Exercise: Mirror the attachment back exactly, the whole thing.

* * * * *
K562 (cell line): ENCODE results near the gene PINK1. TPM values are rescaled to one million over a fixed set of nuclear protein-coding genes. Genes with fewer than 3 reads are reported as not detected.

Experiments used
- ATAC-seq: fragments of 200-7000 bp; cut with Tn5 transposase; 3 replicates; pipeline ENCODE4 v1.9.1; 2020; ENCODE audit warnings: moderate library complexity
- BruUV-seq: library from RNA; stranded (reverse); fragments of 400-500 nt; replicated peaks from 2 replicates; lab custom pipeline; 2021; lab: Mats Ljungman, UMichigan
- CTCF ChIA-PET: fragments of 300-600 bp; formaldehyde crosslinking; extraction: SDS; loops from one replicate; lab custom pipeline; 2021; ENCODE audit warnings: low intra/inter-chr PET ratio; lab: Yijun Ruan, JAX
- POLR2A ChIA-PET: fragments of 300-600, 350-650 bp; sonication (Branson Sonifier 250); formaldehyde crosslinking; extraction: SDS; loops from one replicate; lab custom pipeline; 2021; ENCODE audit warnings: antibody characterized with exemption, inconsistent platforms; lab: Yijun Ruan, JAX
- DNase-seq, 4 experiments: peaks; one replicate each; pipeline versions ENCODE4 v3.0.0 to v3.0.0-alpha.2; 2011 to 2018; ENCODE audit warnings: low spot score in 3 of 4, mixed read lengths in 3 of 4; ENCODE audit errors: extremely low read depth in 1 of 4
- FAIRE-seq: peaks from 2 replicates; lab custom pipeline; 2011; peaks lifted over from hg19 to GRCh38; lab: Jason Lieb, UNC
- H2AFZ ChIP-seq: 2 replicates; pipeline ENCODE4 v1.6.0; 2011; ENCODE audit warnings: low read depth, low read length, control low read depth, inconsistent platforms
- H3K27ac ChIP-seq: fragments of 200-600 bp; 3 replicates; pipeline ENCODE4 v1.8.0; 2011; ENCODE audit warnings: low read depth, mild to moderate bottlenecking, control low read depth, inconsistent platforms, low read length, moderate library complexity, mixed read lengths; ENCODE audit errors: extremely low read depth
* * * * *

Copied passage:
K562 (cell line): ENCODE results near the gene PINK1. TPM values are rescaled to one million over a fixed set of nuclear protein-coding genes. Genes with fewer than 3 reads are reported as not detected.

Experiments used
- ATAC-seq: fragments of 200-7000 bp; cut with Tn5 transposase; 3 replicates; pipeline ENCODE4 v1.9.1; 2020; ENCODE audit warnings: moderate library complexity
- BruUV-seq: library from RNA; stranded (reverse); fragments of 400-500 nt; replicated peaks from 2 replicates; lab custom pipeline; 2021; lab: Mats Ljungman, UMichigan
- CTCF ChIA-PET: fragments of 300-600 bp; formaldehyde crosslinking; extraction: SDS; loops from one replicate; lab custom pipeline; 2021; ENCODE audit warnings: low intra/inter-chr PET ratio; lab: Yijun Ruan, JAX
- POLR2A ChIA-PET: fragments of 300-600, 350-650 bp; sonication (Branson Sonifier 250); formaldehyde crosslinking; extraction: SDS; loops from one replicate; lab custom pipeline; 2021; ENCODE audit warnings: antibody characterized with exemption, inconsistent platforms; lab: Yijun Ruan, JAX
- DNase-seq, 4 experiments: peaks; one replicate each; pipeline versions ENCODE4 v3.0.0 to v3.0.0-alpha.2; 2011 to 2018; ENCODE audit warnings: low spot score in 3 of 4, mixed read lengths in 3 of 4; ENCODE audit errors: extremely low read depth in 1 of 4
- FAIRE-seq: peaks from 2 replicates; lab custom pipeline; 2011; peaks lifted over from hg19 to GRCh38; lab: Jason Lieb, UNC
- H2AFZ ChIP-seq: 2 replicates; pipeline ENCODE4 v1.6.0; 2011; ENCODE audit warnings: low read depth, low read length, control low read depth, inconsistent platforms
- H3K27ac ChIP-seq: fragments of 200-600 bp; 3 replicates; pipeline ENCODE4 v1.8.0; 2011; ENCODE audit warnings: low read depth, mild to moderate bottlenecking, control low read depth, inconsistent platforms, low read length, moderate library complexity, mixed read lengths; ENCODE audit errors: extremely low read depth